12. ^ a b Parkash S, Jeyakumar S, Subramanyan K, Chaudhuri S (August 1973). "Human subpreputial collection: its nature and formation". Journal of Urology. 110 (2): 211–212. doi:10.1016/s0022-5347(17)60164-2. PMID 4722614.
  13. ^ O'Neill HJ, Gershbein LL (1976). "Lipids of human and equine smegma". Oncology. 33 (4): 161–166. doi:10.1159/000225134. PMID 1018879.
  14. ^ Frohlich E, Schaumburg-Lever G, Klessen C (1993). "Immunelectron microscopic localization of cathepsin B in human exocrine glands". Journal of Cutaneous Pathology. 20 (1): 54–60. doi:10.1111/j.1600-0560.1993.tb01250.x. PMID 8468418. S2CID 1326013.
  15. ^ Chukwuemeka Anyanwu L, Kashibu E, Edwin CP, Mohammad AM (2012). "Microbiology of smegma in boys in Kano, Nigeria". Journal of Surgical Research. 173 (1): 21–25. doi:10.1016/j.jss.2011.04.057. PMID 21872267.
  16. ^ Oster J (April 1968). "Further fate of the foreskin. Incidence of preputial adhesions, phimosis, and smegma among Danish schoolboys". Archives of Disease in Childhood. 43 (228): 200–3. doi:10.1136/adc.43.228.200. PMC 2019851. PMID 5689532.
  17. ^ "What are the risk factors for penile cancer?". American Cancer Society. Retrieved 14 February 2014.
  18. ^ Chen XG, Li J (2001). "Increasing the sensitivity of PCR detection in bovine preputial smegma spiked with Tritrichomonas foetus by the addition of agar and resin". Parasitology Research. 87 (7): 556–558. doi:10.1007/s004360100401. PMID 11484853. S2CID 7671511.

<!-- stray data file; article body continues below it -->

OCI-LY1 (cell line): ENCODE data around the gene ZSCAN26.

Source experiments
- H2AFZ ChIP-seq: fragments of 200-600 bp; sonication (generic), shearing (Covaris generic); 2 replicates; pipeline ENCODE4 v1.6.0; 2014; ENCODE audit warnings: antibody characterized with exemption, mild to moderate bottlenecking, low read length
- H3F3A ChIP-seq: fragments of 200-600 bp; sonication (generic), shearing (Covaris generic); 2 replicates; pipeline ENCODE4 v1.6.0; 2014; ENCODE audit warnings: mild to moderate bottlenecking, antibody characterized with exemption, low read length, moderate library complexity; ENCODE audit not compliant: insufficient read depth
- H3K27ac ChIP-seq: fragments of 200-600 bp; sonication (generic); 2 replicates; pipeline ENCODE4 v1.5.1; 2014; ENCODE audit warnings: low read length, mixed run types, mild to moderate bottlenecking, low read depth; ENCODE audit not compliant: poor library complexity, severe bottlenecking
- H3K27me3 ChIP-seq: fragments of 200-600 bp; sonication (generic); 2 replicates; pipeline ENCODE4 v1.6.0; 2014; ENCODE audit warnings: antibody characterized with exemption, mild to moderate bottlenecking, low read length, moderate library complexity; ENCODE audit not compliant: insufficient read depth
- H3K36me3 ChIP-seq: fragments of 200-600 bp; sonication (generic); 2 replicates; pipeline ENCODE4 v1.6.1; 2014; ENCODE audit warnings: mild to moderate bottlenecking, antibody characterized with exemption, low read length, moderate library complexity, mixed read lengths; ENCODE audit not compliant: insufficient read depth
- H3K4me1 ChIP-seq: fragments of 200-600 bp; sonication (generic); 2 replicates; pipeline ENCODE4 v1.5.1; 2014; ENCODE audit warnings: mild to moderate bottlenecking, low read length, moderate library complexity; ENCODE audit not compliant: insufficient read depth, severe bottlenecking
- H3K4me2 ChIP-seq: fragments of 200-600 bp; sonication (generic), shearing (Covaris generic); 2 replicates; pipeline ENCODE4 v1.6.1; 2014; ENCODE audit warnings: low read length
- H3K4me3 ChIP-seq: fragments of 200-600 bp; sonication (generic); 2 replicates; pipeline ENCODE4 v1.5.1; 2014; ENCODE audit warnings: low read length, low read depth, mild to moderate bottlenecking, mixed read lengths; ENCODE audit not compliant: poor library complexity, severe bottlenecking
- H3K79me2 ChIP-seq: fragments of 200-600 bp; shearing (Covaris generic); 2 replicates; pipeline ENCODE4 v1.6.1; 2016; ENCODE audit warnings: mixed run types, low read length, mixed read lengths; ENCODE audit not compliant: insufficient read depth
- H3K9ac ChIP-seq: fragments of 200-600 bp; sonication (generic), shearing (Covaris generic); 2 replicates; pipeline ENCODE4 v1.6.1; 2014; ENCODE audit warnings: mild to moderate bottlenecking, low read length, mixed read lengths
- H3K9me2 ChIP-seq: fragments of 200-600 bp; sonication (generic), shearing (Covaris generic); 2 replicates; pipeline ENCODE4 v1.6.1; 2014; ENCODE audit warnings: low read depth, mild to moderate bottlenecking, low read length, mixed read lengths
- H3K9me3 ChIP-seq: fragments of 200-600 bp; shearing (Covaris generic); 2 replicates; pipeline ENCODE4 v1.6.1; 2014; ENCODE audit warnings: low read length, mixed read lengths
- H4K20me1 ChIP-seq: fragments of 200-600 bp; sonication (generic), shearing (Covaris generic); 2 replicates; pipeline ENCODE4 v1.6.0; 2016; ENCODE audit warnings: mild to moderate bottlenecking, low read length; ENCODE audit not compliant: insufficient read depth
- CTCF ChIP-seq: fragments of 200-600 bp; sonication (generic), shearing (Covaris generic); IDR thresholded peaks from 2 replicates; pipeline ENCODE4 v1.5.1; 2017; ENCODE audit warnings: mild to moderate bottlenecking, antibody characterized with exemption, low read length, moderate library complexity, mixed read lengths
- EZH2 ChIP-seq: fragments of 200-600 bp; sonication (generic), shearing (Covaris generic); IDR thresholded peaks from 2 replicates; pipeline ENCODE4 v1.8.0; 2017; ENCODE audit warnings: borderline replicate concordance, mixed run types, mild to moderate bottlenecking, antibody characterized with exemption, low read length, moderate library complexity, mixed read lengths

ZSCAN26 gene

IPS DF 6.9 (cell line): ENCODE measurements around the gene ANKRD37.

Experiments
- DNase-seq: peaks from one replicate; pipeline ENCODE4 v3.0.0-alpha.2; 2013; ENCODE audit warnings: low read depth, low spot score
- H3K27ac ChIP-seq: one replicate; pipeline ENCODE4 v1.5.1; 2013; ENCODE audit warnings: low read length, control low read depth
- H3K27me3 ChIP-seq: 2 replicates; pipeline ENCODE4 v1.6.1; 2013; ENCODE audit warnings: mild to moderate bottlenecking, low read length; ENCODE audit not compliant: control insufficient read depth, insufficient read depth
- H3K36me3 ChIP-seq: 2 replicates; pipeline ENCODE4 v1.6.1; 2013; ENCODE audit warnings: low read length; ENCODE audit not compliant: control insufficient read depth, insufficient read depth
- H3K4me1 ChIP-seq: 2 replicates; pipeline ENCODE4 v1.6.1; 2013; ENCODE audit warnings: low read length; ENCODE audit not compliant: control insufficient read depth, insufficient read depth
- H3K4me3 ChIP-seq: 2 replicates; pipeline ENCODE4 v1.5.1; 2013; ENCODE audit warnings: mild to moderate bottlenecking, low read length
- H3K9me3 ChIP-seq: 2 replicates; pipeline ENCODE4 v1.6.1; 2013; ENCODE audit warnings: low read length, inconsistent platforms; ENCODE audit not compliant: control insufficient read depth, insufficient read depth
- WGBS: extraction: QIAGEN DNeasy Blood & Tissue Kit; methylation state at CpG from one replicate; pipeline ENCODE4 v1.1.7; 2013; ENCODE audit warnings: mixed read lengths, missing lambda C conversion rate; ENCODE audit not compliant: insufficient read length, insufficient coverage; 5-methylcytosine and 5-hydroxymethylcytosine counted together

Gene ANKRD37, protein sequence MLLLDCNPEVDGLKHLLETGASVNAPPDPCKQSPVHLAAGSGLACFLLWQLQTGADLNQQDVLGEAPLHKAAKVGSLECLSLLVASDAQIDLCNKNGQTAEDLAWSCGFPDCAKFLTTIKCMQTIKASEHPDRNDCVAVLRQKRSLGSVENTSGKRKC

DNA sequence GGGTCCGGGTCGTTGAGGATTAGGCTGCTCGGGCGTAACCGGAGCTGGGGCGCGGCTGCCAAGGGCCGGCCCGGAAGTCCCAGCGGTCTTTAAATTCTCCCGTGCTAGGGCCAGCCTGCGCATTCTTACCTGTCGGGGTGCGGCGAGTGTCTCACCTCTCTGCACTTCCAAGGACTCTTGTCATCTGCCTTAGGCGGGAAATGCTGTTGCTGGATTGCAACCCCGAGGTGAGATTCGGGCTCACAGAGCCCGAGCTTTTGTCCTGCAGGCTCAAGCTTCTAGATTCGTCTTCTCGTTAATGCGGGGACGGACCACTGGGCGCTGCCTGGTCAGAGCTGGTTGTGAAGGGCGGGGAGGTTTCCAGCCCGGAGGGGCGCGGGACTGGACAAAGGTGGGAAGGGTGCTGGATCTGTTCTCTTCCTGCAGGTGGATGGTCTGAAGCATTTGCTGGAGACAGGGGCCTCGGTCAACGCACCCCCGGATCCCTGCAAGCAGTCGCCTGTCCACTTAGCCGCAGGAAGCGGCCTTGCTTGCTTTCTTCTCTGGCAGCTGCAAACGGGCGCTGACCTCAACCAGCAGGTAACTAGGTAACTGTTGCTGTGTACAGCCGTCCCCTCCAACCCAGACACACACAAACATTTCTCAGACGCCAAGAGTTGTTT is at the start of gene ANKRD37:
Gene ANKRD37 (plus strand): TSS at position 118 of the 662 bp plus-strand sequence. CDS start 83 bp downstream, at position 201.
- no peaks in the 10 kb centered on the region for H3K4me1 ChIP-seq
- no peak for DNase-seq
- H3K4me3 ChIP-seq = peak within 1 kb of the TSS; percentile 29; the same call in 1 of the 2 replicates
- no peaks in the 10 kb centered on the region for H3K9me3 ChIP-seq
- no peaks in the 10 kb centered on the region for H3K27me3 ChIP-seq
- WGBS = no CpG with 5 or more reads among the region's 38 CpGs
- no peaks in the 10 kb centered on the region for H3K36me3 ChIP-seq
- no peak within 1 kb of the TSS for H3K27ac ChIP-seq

19. ^ Primary Industries Ministerial Council of Australia and New Zealand (2002). Disease strategy: Contagious equine metritis Archived 2008-07-21 at the Wayback Machine (Version 1.0). In: Australian Veterinary Emergency Plan (AUSVETPLAN), Edition 3, PIMCANZ, Canberra, ACT.
  20. ^ Lowder, Michael (1 September 2001). "A Clean Sheath Is A Healthy Sheath". Horse City. Archived from the original on 14 September 2005.

External linksEdit

  •   Media related to Smegma at Wikimedia Commons
  • Neubert, U; Lentze, I (March 1979). "Die bakterielle Flora des Präputialraumes" [The bacterial flora of preputial space]. Hautarzt (in German). 30 (3): 149–153. PMID 35486.
  • Marzuillo, Pierluigi; Guarino, Stefano; Furlan, Daniela; Pecoraro, Anna; Pedullà, Marcella; Miraglia del Giudice, Emanuele; La Manna, Angela (October 2018). "Cleaning the genitalia with plain water improves accuracy of urine dipstick in childhood". European Journal of Pediatrics. 177 (10): 1573–1579. doi:10.1007/s00431-018-3215-x. PMID 30054720. S2CID 51726930.
  • Fahmy, Mohamed A. Baky (2020). "Smegma". Normal and Abnormal Prepuce. pp. 153–161. doi:10.1007/978-3-030-37621-5_17. ISBN 978-3-030-37620-8.